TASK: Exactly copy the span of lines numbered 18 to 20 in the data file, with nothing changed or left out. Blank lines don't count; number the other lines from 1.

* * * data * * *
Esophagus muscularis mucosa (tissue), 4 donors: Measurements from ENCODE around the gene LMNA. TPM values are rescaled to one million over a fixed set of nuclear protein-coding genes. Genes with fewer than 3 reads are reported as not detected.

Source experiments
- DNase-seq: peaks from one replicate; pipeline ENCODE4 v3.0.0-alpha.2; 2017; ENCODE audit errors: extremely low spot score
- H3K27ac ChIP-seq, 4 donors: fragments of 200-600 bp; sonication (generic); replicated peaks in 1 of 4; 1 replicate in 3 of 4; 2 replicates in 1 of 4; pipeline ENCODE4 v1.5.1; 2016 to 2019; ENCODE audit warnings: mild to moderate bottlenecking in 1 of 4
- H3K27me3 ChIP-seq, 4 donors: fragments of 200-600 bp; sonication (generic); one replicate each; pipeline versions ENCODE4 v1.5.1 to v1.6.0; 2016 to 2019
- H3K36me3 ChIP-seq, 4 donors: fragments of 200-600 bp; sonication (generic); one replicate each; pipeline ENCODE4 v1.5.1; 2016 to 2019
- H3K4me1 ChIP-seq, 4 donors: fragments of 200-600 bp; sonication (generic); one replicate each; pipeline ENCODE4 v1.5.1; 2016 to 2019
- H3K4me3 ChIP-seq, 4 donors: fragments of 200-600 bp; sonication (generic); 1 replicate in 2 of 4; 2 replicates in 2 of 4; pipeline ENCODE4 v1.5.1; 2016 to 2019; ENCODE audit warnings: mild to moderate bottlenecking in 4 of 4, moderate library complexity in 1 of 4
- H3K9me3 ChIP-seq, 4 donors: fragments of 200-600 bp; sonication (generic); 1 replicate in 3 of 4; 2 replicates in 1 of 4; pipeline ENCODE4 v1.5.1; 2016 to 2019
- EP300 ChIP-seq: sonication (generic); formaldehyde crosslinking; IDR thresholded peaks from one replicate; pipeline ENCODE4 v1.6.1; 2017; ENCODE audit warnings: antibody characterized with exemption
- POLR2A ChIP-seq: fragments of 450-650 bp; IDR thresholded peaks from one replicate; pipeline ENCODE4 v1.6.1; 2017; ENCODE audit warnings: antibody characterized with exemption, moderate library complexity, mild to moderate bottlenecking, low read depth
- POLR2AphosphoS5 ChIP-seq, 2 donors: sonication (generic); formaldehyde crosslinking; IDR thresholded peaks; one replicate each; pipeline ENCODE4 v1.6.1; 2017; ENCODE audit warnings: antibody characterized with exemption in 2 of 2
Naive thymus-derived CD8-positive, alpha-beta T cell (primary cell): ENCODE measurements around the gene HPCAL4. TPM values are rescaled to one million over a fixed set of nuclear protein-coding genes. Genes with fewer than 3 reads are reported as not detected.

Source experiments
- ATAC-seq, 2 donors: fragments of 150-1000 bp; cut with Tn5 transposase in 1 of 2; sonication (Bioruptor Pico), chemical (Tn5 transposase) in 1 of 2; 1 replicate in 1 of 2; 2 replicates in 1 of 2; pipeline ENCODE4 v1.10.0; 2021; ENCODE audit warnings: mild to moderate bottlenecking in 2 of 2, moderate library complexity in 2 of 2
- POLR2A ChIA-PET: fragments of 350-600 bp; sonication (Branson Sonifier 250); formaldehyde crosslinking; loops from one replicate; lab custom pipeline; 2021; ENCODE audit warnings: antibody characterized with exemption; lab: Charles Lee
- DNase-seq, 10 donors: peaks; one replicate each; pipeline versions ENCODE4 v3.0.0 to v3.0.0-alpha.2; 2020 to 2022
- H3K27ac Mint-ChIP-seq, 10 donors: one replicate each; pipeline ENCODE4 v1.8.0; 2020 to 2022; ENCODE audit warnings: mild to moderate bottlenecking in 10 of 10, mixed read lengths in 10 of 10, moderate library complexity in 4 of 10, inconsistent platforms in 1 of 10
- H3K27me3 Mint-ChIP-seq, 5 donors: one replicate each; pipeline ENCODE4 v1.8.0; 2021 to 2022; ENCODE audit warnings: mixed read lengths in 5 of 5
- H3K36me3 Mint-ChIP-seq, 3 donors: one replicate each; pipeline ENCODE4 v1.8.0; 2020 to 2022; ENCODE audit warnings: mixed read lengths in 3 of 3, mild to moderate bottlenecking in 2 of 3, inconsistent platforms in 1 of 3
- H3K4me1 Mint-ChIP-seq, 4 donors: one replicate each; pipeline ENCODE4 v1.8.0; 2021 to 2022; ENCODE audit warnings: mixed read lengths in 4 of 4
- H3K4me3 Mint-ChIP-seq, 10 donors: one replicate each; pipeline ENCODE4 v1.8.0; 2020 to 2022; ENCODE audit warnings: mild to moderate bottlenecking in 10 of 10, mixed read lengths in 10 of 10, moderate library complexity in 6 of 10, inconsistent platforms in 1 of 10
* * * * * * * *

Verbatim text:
- H3K27ac Mint-ChIP-seq, 10 donors: one replicate each; pipeline ENCODE4 v1.8.0; 2020 to 2022; ENCODE audit warnings: mild to moderate bottlenecking in 10 of 10, mixed read lengths in 10 of 10, moderate library complexity in 4 of 10, inconsistent platforms in 1 of 10
- H3K27me3 Mint-ChIP-seq, 5 donors: one replicate each; pipeline ENCODE4 v1.8.0; 2021 to 2022; ENCODE audit warnings: mixed read lengths in 5 of 5
- H3K36me3 Mint-ChIP-seq, 3 donors: one replicate each; pipeline ENCODE4 v1.8.0; 2020 to 2022; ENCODE audit warnings: mixed read lengths in 3 of 3, mild to moderate bottlenecking in 2 of 3, inconsistent platforms in 1 of 3